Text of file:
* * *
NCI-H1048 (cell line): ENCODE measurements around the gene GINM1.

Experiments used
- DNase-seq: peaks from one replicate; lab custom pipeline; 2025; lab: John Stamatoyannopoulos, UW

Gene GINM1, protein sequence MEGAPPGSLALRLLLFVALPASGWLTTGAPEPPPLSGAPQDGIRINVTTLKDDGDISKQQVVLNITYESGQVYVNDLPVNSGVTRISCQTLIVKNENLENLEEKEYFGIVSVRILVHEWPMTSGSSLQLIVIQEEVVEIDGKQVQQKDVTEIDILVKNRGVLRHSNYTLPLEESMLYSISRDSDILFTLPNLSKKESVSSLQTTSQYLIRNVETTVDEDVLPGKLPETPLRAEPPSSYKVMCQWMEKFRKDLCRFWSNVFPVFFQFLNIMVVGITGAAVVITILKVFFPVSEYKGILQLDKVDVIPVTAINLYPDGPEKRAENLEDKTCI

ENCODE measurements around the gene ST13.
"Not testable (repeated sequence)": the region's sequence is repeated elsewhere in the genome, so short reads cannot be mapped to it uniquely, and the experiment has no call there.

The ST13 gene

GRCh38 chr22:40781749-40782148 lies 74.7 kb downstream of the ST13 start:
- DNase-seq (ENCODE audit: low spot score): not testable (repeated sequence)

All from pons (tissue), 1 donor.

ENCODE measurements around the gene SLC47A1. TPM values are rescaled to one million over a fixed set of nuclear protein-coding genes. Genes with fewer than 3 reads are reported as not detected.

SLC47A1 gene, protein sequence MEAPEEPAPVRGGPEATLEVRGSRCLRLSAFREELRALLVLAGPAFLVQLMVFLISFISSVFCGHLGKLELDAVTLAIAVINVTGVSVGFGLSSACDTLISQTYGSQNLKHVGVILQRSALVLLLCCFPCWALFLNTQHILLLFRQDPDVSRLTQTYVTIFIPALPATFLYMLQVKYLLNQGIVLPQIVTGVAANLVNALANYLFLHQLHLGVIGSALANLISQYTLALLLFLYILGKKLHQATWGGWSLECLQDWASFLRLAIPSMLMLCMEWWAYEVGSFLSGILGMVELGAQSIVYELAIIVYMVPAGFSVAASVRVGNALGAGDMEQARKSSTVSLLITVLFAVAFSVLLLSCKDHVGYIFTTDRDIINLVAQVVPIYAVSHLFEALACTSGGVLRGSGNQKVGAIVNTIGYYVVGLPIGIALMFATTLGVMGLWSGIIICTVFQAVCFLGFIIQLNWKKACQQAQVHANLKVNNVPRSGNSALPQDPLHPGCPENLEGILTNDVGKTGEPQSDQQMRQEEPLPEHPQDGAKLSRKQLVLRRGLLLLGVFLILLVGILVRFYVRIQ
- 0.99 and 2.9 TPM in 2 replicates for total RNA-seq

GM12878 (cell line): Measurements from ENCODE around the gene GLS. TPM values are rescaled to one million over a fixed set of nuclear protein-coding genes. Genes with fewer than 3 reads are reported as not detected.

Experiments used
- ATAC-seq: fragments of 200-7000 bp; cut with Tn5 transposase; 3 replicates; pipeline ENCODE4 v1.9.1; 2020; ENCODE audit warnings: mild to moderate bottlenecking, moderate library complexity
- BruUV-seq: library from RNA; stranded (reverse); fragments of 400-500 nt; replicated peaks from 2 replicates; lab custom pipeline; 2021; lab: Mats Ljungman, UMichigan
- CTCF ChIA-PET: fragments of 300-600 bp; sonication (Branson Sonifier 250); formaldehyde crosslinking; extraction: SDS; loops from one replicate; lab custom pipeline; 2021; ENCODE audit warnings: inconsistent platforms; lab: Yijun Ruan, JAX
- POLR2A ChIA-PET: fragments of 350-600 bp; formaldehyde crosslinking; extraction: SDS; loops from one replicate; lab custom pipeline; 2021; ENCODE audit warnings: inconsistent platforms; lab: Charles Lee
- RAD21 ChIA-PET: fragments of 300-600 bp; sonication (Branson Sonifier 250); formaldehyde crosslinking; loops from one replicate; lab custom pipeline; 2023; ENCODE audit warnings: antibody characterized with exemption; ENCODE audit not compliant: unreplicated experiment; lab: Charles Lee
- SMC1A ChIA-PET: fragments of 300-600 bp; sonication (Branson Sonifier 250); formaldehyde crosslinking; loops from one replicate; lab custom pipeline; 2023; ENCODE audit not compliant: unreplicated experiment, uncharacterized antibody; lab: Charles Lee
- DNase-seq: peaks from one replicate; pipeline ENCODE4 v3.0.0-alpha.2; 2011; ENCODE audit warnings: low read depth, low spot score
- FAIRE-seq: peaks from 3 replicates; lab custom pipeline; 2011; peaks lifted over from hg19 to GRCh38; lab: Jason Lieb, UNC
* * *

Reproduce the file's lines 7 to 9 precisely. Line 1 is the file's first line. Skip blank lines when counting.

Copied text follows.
The ST13 gene

GRCh38 chr22:40781749-40782148 lies 74.7 kb downstream of the ST13 start:
- DNase-seq (ENCODE audit: low spot score): not testable (repeated sequence)